Confronting My Assumptions about Orthodox Judaism
Until recently, my impressions of Orthodox Judaism largely came from conversations with my father, who grew up in New York City. He told me the stories of people he met in college who had fled ultra-Orthodox communities. I considered these stories with a shudder; the situations he described—teenagers married off, children raised unaware of the outside world, men and women unable to pursue education—were completely contrary to my vision of Judaism. I didn’t know many ultra-Orthodox Jews, so my mind constructed a caricatured image of ultra-Orthodox men as misogynists and ultra-Orthodox women as tragically uneducated supporters of their oppression. The summer before last, I was forced to grapple with my assumptions.
In the summer of 2019 (pre-COVID-19), I attended a secular Jewish event. In a sea of stands, I noticed one occupied by men and women wearing black coats and long skirts that seemed far too warm for the blistering weather. The table before them was filled with spools of tefillin and pamphlets that they attempted to give the teenagers passing by. I walked by them at first without much thought.
But as I exited the lunch room the following day, I noticed a man at the same stand calling out to the teenage boys walking by. I stepped away from my gaggle of friends and found my mind focused on the girls helping to run the stand. They were mostly young, with skirts scraping the floor. Pity rose in my gut as I constructed a life for them based on what little I knew. I assumed that the men around these girls had communicated out of fear or malice that women were lesser and could only occupy a limited number of domestic roles. As my imaginings enlarged, I fixated on a clear example of this exclusion: only boys were being asked to wrap tefillin. I had wrapped tefillin a few times before and never found it particularly meaningful. Yet I was convinced that I needed to protest not simply sexist beliefs, but also these men who I saw as misogynists in their entirety. With burgeoning righteous indignation, I approached the stand.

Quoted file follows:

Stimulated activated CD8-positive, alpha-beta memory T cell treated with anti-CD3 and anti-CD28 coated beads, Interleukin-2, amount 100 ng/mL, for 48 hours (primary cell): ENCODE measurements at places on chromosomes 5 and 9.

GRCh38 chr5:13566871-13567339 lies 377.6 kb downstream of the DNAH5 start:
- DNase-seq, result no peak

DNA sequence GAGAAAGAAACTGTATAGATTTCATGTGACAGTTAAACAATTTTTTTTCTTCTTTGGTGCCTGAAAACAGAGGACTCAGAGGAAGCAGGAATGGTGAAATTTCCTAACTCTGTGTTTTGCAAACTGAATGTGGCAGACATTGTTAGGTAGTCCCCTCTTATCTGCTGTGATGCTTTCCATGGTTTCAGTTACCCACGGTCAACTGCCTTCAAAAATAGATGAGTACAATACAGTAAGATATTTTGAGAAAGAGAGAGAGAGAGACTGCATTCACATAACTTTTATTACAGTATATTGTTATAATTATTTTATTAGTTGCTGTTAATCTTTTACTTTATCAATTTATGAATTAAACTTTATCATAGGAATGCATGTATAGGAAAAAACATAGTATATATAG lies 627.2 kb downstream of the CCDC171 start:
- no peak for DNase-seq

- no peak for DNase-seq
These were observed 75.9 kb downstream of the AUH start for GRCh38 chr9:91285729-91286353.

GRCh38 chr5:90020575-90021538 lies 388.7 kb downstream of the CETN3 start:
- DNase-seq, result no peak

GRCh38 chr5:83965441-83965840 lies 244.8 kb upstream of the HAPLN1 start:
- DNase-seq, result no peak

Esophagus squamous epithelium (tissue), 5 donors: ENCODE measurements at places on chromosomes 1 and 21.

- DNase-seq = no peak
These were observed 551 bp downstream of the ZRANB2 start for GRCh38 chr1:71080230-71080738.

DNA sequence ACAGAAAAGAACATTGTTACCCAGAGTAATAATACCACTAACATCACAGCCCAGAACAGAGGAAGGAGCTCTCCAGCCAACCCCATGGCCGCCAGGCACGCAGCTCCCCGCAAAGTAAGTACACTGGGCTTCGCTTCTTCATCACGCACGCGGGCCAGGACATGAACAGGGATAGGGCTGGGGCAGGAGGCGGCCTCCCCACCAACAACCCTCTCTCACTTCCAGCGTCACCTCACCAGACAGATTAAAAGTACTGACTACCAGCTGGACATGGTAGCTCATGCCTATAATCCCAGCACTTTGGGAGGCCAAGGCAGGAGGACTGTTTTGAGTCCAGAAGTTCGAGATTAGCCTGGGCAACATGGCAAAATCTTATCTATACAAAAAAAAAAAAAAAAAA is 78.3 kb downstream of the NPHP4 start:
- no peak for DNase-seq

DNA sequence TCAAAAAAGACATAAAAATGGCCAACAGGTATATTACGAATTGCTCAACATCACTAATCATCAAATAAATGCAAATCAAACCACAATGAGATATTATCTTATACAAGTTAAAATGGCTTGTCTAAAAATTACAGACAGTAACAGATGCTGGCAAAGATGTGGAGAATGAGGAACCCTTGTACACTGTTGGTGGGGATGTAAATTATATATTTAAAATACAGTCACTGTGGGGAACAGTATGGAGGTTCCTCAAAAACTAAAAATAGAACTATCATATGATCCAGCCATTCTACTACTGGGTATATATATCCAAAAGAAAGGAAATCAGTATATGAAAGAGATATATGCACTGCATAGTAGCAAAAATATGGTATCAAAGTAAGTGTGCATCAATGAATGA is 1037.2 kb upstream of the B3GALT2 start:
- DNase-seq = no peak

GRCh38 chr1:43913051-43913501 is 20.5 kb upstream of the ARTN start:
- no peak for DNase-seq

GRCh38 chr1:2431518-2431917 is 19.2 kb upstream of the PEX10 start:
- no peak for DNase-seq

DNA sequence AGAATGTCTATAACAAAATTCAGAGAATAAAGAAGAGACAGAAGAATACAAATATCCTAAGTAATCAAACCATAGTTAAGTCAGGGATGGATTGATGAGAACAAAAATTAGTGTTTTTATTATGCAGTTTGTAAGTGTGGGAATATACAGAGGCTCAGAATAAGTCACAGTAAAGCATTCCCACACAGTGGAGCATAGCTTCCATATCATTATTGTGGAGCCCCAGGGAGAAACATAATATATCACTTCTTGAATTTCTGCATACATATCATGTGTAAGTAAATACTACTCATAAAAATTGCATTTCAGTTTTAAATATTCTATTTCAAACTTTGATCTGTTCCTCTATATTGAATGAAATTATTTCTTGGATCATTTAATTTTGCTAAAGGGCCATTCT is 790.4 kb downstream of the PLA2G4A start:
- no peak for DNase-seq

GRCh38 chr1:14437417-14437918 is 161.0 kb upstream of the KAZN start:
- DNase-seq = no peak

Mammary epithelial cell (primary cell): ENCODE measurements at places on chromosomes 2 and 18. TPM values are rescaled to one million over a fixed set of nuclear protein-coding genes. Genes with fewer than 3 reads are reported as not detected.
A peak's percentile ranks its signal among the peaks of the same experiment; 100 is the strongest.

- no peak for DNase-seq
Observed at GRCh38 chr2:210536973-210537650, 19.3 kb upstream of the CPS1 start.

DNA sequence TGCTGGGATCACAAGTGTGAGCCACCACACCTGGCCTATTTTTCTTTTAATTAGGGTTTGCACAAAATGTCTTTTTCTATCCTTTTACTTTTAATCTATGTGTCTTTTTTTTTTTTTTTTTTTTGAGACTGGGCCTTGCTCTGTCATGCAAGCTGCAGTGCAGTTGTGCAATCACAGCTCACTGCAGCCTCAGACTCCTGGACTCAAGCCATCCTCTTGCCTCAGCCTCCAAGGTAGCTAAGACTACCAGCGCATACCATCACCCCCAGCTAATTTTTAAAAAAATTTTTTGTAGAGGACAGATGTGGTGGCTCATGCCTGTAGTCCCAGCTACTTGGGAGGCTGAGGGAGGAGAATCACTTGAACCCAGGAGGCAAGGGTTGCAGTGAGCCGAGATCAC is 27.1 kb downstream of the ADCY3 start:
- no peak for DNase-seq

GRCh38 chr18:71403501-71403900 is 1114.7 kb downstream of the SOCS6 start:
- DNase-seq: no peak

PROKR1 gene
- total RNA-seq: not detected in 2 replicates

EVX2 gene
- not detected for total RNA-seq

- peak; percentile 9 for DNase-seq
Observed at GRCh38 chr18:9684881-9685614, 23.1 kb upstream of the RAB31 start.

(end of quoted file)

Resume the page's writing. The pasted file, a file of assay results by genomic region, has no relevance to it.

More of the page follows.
A man came to meet me as I approached, visibly glad to have someone to proselytize. I asked softly, my nerve draining away, whether I could wrap tefillin. Immediately, his hands, palms up faced in greeting moments ago, dropped to his sides. Eyes darting around, he attempted to steer me towards other (more “womanly”) modes of worship.
“No, thank you,” I replied, a smile gripping my face. Unsure of what else to do, I walked away.
My feminist duty fulfilled, I didn’t dwell on the interaction. But later that day, the leader of my group came up to me and asked what had happened with the ultra-Orthodox group, lines of worry etched into her face.
“How did you find out?” I asked.
“One of the people from the stand reached out to the front desk and asked how you were doing. They were hoping to apologize for making you feel uncomfortable.”
I felt this knowledge, that someone from the stand had shown concern for me, move into my awareness like a sudden trickle of frigid water, beginning with a jolt and slowly seeping through my being. As my group leader walked away, I glanced at the ultra-Orthodox stand again. The people behind it were more than their modest clothes and the restrictions I had so eagerly railed against. I had reduced them to an assumption molded by a society increasingly intolerant of organized religion.
I have a complicated relationship with Orthodox Judaism and the ways in which some denominations' rigid parameters around gender and sexuality exclude other Jews. Since that encounter (and through many others), I have come to understand that no sect is a monolith, and that I can't and shouldn't make assumptions about others’ religious practices. But more importantly, I remind myself of a core tenet of Judaism: every person has value and the capacity to change. Facing each decision, we are given another chance to do better.
I believe women should be allowed to wrap tefillin, but I realize now that I put those men in an impossible situation. Viewing them as “other,” I asked them to violate their beliefs at my whim. I wasn’t even particularly interested in performing the ritual I had asked about. It's not wrong for me to voice my views, but merely asserting my beliefs without committing to the difficult work of reaching out to people was self-righteous and detrimental to both myself and the people at the stand. It takes effort to remember that any structures I view as oppressive are, for good or bad, made up of individuals, each with their stories. This does not justify discriminatory actions, but it does suggest that I need to approach situations like this with empathy and work to hear and address individual experiences.
I spent the rest of my time at the event avoiding that group. Now, I wish I'd asked them why they believe what they do. Maybe then, we could have had a conversation, instead of acting out our accepted roles. Maybe then, we both could've learned something.
This piece was written as part of JWA’s Rising Voices Fellowship.